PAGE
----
Know Your Rights: What to Do When Pulled Over in Texas
search and seizure

What Are Your Rights During A Search And Seizure

You are empowered with rights under the U.S. Constitution, even if you have been suspected of a crime. The Fourth Amendment provides that “the right of the people to be secure in their persons, houses, papers, and effects, against unreasonable searches and seizures, shall not be violated, and no Warrants shall issue, but upon probable cause, supported by Oath, or affirmation, and particularly describing the place to be searched, and the persons or things to be seized.” Texas has its own version of this provision under Article 1, Section 9 of the Texas Constitution.

The Fourth Amendment is all about privacy, but there is a limit to what privacy an individual is entitled to as the suspect of a crime. Law enforcement can override that privacy and conduct a search and seizure, but they must work within the provisions and constraints of the law.

What Can Law Enforcement Lawfully Do?

Law enforcement has the right to reasonable searches and seizures when they can demonstrate probable cause and follow legal procedure.

In most cases, a valid warrant must be issued by the court. A warrant request must show probable cause and include a sworn affidavit that outlines a detailed description of the area that will be searched, why the property is being searched, and what property they intend to seize. The search and seizure is then limited to these areas specified in the warrant and nothing more.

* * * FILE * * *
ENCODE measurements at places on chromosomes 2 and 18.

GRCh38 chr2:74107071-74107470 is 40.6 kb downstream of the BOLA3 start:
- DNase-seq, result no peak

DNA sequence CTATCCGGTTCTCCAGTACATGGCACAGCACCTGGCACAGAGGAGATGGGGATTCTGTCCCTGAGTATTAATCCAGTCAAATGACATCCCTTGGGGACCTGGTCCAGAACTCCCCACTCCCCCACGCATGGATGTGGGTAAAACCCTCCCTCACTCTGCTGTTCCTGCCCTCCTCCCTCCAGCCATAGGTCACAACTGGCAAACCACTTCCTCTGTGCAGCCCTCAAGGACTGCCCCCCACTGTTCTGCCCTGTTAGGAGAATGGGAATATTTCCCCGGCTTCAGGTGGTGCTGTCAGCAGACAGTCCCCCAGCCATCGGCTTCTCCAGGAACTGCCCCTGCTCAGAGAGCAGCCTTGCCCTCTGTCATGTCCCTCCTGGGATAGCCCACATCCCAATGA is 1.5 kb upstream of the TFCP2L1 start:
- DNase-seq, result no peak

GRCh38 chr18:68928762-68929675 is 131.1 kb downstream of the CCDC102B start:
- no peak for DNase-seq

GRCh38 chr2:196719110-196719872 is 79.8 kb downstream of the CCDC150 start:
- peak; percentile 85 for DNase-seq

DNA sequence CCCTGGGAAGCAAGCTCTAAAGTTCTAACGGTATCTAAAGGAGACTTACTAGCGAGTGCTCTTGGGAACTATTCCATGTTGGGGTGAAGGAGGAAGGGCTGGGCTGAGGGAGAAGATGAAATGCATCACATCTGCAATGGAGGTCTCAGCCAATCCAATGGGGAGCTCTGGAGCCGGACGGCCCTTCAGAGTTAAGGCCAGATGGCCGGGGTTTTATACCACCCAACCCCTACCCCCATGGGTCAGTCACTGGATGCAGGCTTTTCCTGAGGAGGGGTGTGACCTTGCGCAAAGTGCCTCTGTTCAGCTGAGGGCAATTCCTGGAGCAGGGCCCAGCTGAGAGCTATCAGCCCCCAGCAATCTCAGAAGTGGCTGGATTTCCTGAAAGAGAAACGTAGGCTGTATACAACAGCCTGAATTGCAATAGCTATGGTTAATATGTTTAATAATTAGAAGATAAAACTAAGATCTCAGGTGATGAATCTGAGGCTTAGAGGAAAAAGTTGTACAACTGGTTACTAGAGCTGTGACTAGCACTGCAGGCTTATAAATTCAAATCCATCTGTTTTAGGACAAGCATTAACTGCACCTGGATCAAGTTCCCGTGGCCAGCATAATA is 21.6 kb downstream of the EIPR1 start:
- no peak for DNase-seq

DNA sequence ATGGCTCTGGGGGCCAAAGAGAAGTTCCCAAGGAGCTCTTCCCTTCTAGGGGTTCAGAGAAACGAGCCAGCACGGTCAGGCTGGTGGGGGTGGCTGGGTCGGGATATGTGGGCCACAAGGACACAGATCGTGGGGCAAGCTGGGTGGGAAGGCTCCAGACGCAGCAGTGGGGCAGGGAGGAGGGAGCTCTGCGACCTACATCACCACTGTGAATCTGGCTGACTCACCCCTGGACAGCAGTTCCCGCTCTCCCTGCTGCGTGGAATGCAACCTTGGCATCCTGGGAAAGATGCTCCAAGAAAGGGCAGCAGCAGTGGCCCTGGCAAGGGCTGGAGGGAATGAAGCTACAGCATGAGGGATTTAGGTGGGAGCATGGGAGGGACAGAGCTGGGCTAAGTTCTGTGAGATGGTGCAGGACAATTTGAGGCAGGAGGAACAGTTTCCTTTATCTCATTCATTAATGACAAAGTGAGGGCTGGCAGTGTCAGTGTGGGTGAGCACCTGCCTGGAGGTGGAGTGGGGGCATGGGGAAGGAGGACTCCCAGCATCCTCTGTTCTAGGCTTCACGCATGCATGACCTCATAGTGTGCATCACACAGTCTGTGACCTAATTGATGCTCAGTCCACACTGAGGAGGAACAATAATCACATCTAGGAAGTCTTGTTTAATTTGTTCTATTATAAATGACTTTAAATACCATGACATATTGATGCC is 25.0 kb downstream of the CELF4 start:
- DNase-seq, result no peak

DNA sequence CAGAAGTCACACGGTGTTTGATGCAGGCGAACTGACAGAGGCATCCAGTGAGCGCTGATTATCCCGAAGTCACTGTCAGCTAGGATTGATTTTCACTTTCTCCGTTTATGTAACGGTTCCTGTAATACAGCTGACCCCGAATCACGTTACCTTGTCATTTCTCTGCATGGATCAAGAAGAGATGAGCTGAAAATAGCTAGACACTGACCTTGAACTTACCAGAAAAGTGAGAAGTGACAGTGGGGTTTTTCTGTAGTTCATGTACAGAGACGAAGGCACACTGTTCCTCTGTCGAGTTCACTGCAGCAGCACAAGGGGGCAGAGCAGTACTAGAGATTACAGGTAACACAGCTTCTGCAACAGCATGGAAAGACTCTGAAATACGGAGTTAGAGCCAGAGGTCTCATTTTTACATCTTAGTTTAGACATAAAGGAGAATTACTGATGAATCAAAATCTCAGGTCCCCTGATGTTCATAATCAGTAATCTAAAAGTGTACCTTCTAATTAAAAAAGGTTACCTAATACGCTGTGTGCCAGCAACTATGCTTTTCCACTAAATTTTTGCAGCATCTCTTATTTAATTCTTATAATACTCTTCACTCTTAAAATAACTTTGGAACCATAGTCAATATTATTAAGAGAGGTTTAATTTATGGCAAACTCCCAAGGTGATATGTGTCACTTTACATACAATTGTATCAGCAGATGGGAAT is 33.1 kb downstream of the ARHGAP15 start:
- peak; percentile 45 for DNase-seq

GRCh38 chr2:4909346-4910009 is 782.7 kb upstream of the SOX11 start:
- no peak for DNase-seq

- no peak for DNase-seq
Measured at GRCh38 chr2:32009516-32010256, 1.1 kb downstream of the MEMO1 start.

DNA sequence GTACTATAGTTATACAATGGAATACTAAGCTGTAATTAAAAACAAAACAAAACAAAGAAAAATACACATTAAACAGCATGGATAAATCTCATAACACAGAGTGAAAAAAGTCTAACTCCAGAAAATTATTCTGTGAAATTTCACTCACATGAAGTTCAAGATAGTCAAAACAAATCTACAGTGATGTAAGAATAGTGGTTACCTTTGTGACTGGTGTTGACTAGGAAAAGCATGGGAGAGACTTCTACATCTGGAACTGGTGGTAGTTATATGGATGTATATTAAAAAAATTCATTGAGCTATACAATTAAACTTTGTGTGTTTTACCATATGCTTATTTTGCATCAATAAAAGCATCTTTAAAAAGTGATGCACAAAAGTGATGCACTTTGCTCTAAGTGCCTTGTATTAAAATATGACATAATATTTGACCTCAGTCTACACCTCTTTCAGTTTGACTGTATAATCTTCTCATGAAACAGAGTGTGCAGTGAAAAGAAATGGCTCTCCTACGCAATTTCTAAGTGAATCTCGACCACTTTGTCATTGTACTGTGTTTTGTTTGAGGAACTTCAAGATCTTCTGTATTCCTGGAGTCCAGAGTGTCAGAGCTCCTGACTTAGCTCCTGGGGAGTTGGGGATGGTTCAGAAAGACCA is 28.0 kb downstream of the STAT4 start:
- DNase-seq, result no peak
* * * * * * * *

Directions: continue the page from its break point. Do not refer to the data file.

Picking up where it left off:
There are exceptions to a warrant requirement, however. These include:

  • Consent to the search
  • A search that is “incident to a lawful arrest”
  • Evidence that is in plain view
  • Evidence that is located in a place where there is no expectation of the suspect’s privacy
  • Expectation that evidence was going to be destroyed
  • Probable cause and search of a vehicle.

A Suspect’s Rights In A Search And Seizure

If law enforcement wants to enter your home for a search without a warrant, you have the constitutional right to deny their entry. If you do consent to a search, they can seize anything in view. But if you deny entry, law enforcement can come back later with a valid warrant.

It’s important to keep in mind that denying a search, while it is your right, may be used against you in some cases. You will want to explore those options and consequences with your lawyer.

If you feel that you were subject to an unlawful search and seizure, it is critical to get the help of an experienced criminal defense attorney as it will have an effect on whether the items seized will be allowable into evidence.

Defending Against An Illegal Search And Seizure

A skilled Texas criminal defense attorney will always look at how evidence was collected and whether a search and seizure was conducted lawfully under the Fourth Amendment.

When evidence has been obtained illegally, the exclusionary rule deems that it must be excluded from evidence and cannot be considered. In this case, your attorney will file a motion to suppress the illegally obtained evidence so it cannot be used against you.

Your Rights During A Search And Seizure Answered By Experienced Criminal Defense Attorneys

If you find yourself a suspect of a crime, you are still entitled to your constitutional rights. Getting the assistance of an experienced Houston criminal defense attorney is critical to safeguarding your legal rights and ensuring that evidence was collected lawfully.

At Vinas & Graham, PLLC, we work diligently to protect your constitutional rights regarding search and seizure practices. Contact us to schedule a confidential consultation. You may also follow us on Facebook to understand how we protect our clients against criminal charges.

Houston Criminal Law Firm